The property still belongs to the Loreto Order and it was entirely their decision to vacate the Convent. It was also their decision to exhume the remains of the sisters buried in the grounds. This is a normal and recommended practice when a Convent to which a private cemetery is attached is closed down. This has happened many times over the last decade. The priests of the parish were not involved in this procedure. It was a private matter organised by the Loreto Order and fulfilled all the necessary legal requirements.

Over the last two and a half years many meetings have taken place in order to discuss the future use of the building and the garden. Over the years a number of groups have been offered the use of the building. The Department of Education, the Health Board, the Meath Youth Federation, the Society of St. Vincent De Paul, the Meath Mental Handicap Association and the Alzheimer Society: all looked at the building and found that they could not afford the costs of making it safe and suitable for their requirements.

In June 1990 the Parish had an Architect examine the building and he found serious defects in the structure of the building and that major renovations would be necessary if the building was to be of service to the parish. He estimated the cost of these renovations to be in the region of £300,000. A Fire Officer examined the building and he recommended structural changes to fulfill the fire regulations that would cost in the region of £250,000. Quite clearly the financial state of the parish did not make these feasible. In the meantime the Fire Officer instructed that no group should be allowed to use the building in its present condition.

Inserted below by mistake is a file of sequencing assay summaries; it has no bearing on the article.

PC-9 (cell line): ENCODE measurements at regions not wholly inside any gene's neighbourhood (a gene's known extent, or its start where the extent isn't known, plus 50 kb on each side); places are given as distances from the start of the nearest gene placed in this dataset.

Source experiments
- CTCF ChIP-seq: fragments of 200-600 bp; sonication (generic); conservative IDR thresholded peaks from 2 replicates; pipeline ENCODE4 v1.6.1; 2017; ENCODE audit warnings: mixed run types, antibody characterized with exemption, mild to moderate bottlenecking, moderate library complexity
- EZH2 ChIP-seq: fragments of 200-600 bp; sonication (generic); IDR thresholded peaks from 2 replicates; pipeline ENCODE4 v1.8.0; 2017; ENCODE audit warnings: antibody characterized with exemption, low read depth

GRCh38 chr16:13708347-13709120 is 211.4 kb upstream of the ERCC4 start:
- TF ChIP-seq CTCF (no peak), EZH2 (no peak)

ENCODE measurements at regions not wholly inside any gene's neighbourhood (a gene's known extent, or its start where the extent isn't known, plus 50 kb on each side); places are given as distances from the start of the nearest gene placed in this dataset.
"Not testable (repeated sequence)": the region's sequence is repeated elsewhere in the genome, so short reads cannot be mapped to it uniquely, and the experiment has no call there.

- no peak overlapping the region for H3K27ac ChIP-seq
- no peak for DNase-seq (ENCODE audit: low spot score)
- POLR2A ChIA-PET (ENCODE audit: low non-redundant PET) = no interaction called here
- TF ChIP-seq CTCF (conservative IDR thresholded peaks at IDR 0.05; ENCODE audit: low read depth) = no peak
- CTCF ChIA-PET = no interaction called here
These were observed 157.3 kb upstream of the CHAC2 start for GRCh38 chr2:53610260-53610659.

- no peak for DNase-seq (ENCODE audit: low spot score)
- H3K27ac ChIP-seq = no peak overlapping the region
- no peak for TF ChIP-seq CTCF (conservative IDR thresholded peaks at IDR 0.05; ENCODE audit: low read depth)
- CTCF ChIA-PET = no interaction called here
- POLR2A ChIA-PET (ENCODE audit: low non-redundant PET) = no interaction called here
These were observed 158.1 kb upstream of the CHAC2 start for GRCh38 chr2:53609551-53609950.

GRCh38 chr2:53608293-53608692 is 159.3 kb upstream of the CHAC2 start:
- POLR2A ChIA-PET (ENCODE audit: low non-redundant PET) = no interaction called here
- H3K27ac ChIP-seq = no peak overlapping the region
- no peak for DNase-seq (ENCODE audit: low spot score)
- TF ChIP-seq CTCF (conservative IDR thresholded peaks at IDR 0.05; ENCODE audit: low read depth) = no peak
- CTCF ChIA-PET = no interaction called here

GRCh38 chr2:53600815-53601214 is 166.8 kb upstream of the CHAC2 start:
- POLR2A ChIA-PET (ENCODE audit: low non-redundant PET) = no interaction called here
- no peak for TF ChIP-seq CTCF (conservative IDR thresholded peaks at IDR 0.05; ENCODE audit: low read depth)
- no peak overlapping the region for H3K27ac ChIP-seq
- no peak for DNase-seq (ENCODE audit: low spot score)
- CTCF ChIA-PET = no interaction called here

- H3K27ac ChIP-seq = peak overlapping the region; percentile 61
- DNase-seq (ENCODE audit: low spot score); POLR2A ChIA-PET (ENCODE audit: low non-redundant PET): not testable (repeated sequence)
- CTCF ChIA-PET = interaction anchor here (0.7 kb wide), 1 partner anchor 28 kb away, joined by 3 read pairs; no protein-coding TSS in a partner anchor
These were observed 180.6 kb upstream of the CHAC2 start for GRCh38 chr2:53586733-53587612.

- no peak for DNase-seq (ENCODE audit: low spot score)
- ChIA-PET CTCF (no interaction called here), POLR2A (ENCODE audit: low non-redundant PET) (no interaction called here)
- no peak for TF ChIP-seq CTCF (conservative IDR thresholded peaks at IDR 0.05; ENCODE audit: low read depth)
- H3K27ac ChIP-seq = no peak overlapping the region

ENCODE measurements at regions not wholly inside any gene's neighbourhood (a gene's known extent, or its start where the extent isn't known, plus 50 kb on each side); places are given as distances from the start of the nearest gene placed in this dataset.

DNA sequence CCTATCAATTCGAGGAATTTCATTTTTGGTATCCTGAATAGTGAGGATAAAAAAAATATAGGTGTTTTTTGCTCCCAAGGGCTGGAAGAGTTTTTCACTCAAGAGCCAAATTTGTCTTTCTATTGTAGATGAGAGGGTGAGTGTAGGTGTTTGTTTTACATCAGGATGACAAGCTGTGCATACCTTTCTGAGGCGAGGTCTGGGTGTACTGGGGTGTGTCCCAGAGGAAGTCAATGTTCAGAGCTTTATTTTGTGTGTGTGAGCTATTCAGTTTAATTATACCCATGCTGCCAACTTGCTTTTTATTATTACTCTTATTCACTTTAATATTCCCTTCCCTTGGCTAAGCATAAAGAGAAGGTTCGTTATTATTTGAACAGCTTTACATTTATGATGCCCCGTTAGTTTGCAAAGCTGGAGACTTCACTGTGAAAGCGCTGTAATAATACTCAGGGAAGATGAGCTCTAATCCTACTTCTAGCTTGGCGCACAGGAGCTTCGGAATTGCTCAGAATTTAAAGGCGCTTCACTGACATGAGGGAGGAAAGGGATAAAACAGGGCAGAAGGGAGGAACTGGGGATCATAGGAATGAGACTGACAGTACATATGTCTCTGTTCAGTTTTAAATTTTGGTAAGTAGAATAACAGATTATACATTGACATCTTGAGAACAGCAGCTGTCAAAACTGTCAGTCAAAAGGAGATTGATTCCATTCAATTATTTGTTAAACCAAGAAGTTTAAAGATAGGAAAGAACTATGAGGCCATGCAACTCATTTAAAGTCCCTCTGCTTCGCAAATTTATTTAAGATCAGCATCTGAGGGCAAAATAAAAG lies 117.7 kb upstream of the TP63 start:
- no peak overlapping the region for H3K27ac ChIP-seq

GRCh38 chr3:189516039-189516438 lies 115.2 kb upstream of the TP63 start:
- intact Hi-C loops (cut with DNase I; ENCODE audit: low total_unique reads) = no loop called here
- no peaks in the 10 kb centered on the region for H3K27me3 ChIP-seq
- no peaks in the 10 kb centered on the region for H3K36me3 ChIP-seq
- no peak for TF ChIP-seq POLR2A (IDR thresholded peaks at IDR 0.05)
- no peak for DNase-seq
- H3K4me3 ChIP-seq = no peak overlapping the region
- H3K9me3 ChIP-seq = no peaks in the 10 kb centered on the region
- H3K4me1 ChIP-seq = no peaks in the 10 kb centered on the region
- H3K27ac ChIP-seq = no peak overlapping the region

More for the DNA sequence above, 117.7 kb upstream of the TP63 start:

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Loretto Convent, Navan

Extracts from The Catholic Directory.

The religious orders gave an excellent service in education up to the 1980s when numbers fell off. The government were happy to avail of this because it was cheaper.

1858. Loretto House, Navan - Superioress, Mrs. Finn; Chaplin Rev. P. Blake. Two large Day and Poor Schools.

1862. Loretto House, Navan - Superioress, Mrs. Finn; Chaplin, Rev. P. Gaughran. Large Boarding, Day, National and Sunday Schools.

1868. Loretto Convent, Navan - Superioress, Mrs. Murphy; Chaplains, Rev. James Moore and Rev. F. Meade. A long established, first class Boarding School for young ladies, with large Day, Primary, and Sunday Schools attached. Number in Community, 29.

1873. Loretto Convent, Navan - Superioress, Mrs. Barry; Chaplin, Rev. Peter Kelly. A long established, first class Boarding School for young ladies, with large Day, Primary and Sunday Schools attached. Number in Community, 38.

1874. Loretto Convent, Navan - Superioress, Mrs. Barry; Chaplin, Very Rev. J. Higgins. A long established, first class Boarding School for young ladies, with large Day, Primary, and Sunday Schools attached. Number in Community, 38.

1875. Loretto Convent, Navan -Superioress Mrs. Barry; Chaplin; Very Rev. J. Higgins. A long established, first class Boarding School for young ladies, with large Day, Primary and Sunday Schools attached. Number in community, 38.

1876. Loretto Convent, Navan. Superioress, Mother M. Teresa; Chaplin, Very Rev. J. Higgins. A long established, first clas Boarding School for young ladies, with large Day, Primary and Sunday Schools attached. Number in community,38.

1878. Loreto Convent, Navan - Superioress, M.J. Teresa Colahan; Chaplin, Rev. D. Cole. A long established, first class Boarding School for young ladies with large Day, Primary and Sunday Schools attached. Number in community, 38.

1879. Loretto Convent, Navan - Superioress. M.J. Aloysius Barry; Chaplin, Rev. D. Cole. A long established, first class Boarding School for young ladies, with large Day, Primary, and Sunday Schools attached. Number in community 38.